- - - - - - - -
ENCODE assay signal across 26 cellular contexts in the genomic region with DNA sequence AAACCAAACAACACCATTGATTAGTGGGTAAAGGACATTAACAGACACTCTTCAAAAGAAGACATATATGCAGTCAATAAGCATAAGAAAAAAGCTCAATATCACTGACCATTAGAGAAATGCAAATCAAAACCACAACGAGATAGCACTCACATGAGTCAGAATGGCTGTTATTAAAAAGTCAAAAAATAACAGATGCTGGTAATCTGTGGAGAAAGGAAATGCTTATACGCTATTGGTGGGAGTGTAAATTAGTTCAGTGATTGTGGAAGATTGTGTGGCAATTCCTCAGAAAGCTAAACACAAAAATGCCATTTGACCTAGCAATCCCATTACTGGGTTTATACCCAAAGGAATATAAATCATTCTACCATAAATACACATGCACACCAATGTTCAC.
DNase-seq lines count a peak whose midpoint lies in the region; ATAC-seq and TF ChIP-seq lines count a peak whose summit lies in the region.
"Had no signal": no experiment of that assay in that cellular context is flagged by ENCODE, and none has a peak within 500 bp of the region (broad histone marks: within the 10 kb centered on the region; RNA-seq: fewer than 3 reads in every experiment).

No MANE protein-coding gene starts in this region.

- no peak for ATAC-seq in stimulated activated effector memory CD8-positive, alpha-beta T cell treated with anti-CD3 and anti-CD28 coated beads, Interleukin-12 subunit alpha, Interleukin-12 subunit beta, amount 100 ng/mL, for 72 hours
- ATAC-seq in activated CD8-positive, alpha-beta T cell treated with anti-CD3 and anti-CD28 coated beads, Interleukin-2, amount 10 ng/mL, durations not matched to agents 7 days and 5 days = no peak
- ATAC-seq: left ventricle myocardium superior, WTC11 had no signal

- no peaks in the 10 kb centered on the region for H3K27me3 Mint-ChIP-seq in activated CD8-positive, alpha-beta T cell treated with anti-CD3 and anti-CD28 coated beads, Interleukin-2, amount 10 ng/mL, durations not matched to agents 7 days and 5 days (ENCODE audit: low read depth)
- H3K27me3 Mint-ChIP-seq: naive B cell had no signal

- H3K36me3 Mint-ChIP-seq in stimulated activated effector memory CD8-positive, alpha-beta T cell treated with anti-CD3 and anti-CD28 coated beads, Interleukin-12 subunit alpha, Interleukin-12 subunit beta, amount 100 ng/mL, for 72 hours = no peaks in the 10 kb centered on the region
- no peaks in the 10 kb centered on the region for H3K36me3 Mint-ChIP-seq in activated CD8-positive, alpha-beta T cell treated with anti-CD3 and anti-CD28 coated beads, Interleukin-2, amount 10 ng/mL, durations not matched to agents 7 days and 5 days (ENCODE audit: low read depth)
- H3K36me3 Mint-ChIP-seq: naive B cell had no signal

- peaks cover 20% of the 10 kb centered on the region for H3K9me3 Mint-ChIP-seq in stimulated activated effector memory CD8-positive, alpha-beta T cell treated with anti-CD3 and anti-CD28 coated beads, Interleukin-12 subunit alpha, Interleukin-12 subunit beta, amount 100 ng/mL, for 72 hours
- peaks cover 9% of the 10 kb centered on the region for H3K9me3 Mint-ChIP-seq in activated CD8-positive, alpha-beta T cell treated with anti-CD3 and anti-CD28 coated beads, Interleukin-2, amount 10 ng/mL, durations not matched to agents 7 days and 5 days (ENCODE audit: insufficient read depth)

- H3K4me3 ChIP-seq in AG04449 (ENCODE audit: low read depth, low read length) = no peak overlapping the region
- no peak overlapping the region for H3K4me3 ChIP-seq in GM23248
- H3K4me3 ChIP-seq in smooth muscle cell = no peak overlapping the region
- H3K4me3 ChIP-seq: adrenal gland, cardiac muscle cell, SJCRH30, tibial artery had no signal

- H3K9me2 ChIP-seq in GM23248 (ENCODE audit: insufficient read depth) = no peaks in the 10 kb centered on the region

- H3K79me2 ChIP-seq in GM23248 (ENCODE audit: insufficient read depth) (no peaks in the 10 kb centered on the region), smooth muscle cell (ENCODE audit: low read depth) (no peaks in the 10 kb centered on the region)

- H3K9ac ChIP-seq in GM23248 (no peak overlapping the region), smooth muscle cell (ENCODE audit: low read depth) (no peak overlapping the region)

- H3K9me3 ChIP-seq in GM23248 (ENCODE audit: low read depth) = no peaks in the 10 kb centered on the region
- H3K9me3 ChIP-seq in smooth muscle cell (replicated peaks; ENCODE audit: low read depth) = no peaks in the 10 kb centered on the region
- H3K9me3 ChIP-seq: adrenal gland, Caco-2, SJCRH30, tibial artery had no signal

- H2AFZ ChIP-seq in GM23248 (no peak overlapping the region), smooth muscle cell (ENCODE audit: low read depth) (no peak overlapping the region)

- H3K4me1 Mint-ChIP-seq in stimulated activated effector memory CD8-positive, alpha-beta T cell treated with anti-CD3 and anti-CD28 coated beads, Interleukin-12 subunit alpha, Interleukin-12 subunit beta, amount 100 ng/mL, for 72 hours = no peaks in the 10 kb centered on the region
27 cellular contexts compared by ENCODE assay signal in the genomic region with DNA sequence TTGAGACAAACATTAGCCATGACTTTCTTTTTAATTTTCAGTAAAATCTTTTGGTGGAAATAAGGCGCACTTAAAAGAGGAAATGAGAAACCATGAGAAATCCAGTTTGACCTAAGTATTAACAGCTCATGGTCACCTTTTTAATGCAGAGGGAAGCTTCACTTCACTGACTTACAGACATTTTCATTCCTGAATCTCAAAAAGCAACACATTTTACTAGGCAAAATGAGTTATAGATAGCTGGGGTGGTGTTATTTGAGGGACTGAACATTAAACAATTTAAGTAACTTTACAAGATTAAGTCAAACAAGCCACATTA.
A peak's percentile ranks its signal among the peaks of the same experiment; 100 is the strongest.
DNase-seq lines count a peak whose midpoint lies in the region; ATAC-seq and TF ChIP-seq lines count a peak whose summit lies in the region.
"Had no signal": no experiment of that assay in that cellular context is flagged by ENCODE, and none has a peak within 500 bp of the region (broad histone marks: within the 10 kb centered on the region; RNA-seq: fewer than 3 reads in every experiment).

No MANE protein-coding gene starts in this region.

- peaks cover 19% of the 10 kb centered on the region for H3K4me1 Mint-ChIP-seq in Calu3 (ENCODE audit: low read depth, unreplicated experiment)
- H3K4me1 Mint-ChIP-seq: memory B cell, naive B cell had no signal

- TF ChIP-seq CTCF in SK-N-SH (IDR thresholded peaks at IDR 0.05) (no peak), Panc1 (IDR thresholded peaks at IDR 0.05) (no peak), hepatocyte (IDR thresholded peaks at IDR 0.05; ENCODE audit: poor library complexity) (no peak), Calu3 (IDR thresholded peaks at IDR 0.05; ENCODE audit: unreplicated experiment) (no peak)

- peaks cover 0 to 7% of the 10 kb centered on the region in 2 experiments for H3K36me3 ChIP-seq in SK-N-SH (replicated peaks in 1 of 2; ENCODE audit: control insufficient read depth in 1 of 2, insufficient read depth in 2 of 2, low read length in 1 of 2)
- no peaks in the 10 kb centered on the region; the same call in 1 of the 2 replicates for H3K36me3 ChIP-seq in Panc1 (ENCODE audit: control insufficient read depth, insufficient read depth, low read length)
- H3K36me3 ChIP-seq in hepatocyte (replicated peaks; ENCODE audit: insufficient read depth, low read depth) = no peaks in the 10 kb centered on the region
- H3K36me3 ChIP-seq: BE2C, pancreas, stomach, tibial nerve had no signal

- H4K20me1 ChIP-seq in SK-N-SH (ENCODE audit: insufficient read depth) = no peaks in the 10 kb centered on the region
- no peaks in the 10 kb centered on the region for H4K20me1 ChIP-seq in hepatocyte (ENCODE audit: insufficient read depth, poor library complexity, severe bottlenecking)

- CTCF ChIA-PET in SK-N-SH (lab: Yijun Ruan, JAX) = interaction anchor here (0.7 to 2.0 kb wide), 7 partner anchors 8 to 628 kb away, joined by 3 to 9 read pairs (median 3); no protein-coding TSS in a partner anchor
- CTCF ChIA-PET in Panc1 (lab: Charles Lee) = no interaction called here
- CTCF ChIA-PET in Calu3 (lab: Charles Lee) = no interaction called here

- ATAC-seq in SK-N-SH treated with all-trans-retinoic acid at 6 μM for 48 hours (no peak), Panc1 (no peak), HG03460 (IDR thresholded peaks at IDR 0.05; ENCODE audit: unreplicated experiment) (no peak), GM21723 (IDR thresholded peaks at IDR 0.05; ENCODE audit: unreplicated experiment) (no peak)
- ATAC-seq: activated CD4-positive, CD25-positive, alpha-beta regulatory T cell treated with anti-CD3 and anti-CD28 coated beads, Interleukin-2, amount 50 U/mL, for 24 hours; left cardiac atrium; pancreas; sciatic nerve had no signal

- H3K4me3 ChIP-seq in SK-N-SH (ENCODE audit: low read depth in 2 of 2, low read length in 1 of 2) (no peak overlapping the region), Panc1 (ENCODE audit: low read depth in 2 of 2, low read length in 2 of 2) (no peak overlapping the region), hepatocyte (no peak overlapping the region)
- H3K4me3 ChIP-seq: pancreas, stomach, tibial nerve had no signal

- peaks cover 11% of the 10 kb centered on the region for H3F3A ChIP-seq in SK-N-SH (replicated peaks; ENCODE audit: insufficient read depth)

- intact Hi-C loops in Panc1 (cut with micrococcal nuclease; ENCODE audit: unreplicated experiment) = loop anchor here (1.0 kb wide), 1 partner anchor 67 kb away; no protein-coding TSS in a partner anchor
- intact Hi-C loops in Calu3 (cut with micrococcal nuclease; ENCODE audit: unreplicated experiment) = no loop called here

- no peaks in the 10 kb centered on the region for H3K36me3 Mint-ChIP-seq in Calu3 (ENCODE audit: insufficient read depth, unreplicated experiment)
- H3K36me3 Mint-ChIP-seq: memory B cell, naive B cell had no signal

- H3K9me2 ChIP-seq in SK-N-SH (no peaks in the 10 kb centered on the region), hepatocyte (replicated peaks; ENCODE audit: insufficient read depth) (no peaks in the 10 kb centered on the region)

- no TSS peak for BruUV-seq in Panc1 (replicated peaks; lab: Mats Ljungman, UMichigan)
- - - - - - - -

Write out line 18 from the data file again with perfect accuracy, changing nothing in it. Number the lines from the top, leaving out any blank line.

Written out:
- H3K4me3 ChIP-seq: adrenal gland, cardiac muscle cell, SJCRH30, tibial artery had no signal